I’m Happily Teaching a Banned Book in My Classroom
Amazon banned Ryan Anderson’s When Harry Became Sally: Responding to the Transgender Moment in February.
I’m not just happy to teach a banned book. I’m elated — and grateful.
As to being grateful, I am thankful to be at Franciscan University, where professors can actually teach truths now considered heretical by “cancel culture.”
Why, just this semester I was able to pass on to our students the astounding fact that there are only two sexes (male and female), a fact with considerable support from our biology department.
And that brings me to the book that I’ve been teaching (in Human Life Studies) since it was published in 2018 — Ryan Anderson’s When Harry Became Sally: Responding to the Transgender Moment.
(That link, by the way, takes you to Barnes & Noble, not the eminently execrable Amazon, which banned the book.)
If you haven’t heard about Anderson’s very fine book being banned, the reason is that you were not meant to hear about it. Amazon silently slipped it off the website, dropping it down the Orwellian memory hole without notifying the publisher or author first.
Amazon’s explanation — offered only when pushed by four senators — was that they “have chosen not to sell books that frame LGBTQ+ identity as a mental illness.”
If I might translate on Amazon’s behalf, they “have chosen to silence those who are pointing out the scientifically evident destruction of young girls and boys with gender dysphoria, a clinically diagnosable psychological disorder. This destruction is brought about by transgender activists bent not only on manipulating those young girls and boys suffering from gender dysphoria but on creatinggender dysphoria in countless others through propaganda and psychological exploitation. The desired result of these efforts is to push these young children into taking puberty blockers, being treated with opposite sex hormones, and submitting to irreversible reconstructive surgery — all of which are demonstrably harmful.”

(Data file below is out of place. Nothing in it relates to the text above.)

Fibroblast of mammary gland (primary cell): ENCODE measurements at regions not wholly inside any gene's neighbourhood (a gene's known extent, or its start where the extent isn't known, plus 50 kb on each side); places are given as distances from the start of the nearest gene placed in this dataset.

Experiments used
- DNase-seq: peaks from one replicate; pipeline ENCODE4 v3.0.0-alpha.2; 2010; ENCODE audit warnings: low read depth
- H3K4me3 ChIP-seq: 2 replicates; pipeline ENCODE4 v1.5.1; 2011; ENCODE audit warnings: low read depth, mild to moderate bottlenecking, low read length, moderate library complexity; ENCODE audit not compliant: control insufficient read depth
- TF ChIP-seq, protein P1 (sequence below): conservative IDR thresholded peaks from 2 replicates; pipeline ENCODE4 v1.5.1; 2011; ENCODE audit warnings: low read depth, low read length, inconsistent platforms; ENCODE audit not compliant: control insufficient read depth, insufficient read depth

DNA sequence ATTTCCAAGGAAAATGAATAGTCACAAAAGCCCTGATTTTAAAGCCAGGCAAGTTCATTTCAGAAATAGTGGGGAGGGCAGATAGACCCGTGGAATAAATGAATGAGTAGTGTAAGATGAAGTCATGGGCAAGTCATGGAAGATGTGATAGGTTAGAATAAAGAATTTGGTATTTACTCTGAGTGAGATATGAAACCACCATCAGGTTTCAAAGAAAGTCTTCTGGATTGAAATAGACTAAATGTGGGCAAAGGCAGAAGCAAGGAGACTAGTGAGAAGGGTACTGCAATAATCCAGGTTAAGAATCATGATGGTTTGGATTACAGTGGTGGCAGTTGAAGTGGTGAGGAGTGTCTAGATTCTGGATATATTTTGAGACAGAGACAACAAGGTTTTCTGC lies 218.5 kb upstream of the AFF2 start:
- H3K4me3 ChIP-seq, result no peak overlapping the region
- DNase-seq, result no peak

I grant that this is, of course, a rough translation on my part, but not nearly as rough (i.e., blunt and brutally honest) as the extended treatment I give the whole issue of transgenderism in my class. And I thank Ryan Anderson for giving us such a sober and sobering analysis of the abominable manipulation of gender dysphoria by transgender activists.
As I’ve argued in a previous essay, the most effective way of stopping the transgender juggernaut is for an army of lawyers to start suing the doctors, social workers, psychologists and transgender activist organizations on behalf of those children who have found out — too late, unfortunately — that taking puberty blockers and then opposite sex hormones, and undergoing reconstructive surgery, all cause irreversible damage about which they were not properly warned and which they could not have fully understood at the young age they were pushed into it all.
Perhaps Amazon might be included in class actions lawsuits as complicit in making necessary information unavailable.
I would like to add another effective way — join me and others who use Ryan Anderson’s When Harry Became Sally to get across to students the real dangers of the “transgender moment,” as Ryan calls it. It is certainly a fine book for any and every Catholic high school and university to use, as well as many other private schools. Of course, homeschoolers can very easily use it as well.
In fact, all parents should be teaching it to their children, regardless of what their schools or colleges are doing.
Order it now — say, from the publisher itself. Order two copies. Make it a bestseller. But not at Amazon.
In fact, don’t order anything from Amazon. Ever.
Perhaps write them a little note that says that you “have chosen not to support an oversized monopoly that censors books meant to save children from scientifically demonstrable physical and psychological harm.”